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Volume 29 , Issue 6
November/December 2014

Pages 1348–1353


Comparing Pink and White Esthetic Scores to Layperson Perception in the Single-Tooth Implant Patient

Adam R. Jones, DMD, MS/William Martin, DMD, MS


PMID: 25397797
DOI: 10.11607/jomi.3785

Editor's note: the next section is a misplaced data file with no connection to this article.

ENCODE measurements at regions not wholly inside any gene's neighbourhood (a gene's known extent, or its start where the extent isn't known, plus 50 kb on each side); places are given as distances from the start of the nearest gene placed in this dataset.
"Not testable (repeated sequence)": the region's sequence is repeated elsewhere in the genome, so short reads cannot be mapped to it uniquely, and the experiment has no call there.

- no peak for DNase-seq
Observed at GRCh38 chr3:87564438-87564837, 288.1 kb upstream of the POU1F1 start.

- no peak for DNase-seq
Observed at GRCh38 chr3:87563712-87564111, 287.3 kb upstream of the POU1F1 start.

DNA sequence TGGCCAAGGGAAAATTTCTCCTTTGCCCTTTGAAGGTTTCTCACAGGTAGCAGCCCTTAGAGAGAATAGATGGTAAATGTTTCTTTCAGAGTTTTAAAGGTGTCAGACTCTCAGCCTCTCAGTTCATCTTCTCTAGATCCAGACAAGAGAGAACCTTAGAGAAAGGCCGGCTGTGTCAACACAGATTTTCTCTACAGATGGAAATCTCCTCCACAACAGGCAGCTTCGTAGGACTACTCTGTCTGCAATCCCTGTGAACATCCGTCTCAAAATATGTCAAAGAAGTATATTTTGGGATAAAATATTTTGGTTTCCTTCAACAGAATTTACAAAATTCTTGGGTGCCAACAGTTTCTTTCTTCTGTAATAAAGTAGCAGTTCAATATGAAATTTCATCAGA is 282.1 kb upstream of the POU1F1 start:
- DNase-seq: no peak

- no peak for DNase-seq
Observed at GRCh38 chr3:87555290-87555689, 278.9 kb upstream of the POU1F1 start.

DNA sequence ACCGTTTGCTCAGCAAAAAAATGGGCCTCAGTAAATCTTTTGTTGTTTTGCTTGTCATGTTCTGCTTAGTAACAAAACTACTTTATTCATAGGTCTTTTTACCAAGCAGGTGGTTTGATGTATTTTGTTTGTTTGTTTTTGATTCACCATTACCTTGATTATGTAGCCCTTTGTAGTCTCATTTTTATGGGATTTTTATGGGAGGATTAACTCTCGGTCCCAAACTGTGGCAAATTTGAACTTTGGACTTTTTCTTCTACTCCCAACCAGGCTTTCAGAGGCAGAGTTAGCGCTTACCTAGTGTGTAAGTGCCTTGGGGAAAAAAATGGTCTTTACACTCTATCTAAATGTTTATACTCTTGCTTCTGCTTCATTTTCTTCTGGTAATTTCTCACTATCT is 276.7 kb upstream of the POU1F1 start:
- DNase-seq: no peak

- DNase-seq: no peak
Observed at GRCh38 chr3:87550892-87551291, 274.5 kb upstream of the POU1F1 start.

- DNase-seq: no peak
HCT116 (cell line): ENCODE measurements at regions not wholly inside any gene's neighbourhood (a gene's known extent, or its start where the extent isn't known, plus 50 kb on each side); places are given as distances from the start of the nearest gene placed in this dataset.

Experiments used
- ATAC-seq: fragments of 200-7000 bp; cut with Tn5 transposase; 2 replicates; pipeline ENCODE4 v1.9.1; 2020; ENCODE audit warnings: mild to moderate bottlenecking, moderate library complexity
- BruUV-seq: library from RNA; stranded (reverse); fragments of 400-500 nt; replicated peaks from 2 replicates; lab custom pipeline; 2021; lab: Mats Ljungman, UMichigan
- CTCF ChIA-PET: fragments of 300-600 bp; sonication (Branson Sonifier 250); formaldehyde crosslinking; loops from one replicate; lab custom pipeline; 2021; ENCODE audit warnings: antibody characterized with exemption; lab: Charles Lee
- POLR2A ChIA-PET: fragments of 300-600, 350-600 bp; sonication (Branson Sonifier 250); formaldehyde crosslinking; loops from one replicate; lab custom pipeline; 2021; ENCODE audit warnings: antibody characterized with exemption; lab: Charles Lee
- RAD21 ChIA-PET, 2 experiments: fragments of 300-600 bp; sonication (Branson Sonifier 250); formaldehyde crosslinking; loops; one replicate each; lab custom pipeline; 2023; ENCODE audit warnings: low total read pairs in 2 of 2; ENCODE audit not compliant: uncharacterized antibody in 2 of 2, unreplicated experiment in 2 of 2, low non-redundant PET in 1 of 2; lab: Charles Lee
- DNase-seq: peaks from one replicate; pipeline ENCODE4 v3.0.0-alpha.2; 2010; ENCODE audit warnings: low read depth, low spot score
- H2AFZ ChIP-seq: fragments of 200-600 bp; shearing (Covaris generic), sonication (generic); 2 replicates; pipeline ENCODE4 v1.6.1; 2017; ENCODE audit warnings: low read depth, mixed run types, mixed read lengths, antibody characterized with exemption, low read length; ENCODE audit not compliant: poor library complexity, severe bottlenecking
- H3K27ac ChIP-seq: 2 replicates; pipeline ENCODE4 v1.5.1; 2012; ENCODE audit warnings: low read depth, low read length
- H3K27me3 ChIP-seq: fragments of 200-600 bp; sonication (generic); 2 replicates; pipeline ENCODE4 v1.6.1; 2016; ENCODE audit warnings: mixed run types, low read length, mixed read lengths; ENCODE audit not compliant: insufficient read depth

Purpose: The pink esthetic score (PES) and white esthetic score (WES) are tools utilized to objectively evaluate single-tooth implant restorations (STIR) in the esthetic zone.1 A questionnaire study was developed to address two objectives: (1) establish a total PES/WES score that is clinically acceptable based on layperson perception and (2) report outcomes in laypeople’s perceptions of pink and white deficiencies. Materials and Methods: A presentation book of 27 color-calibrated photographs of a STIR in the esthetic zone (canine to canine) surrounded by virgin teeth and one photograph without a STIR (control) was presented to three prosthodontists (evaluators) to conduct a PES/WES evaluation. The same 27 photographs were presented to 101 laypeople. The laypeople were instructed to identify which tooth was the STIR. The laypeople were also instructed to record, based on pink or white esthetics, what factors influenced their decision on the selection of the STIR. Results: For the evaluator’s scores of the 27 cases, the mean PES score was 5.7 (range, 3 to 10). The mean WES score was 6.2 (range, 3 to 10). The mean total PES/WES score was 11.9 (range, 6 to 20). The mean percentage of laypeople unable to correctly identify the STIR was 59.1% (range, 13.9% to 89.2%). When the evaluator’s PES/WES score was greater than 12, 79% of the layperson population was not able to identify a STIR (ρ = −0.86). In addition, when the PES score was 6, 90% of the laypeople were not able to perceive a pink deficiency (ρ = −0.65), and when the WES score was 6, 83% of the laypeople were not able to perceive a white deficiency (ρ = −0.57). Conclusion: Within the limitations of this study, in single-tooth implant restorations, a total PES/WES score greater than 12 would provide a STIR that would be clinically acceptable in the majority of situations. This study also concluded that laypeople identify white esthetic deficiencies more easily than pink esthetic deficiencies.


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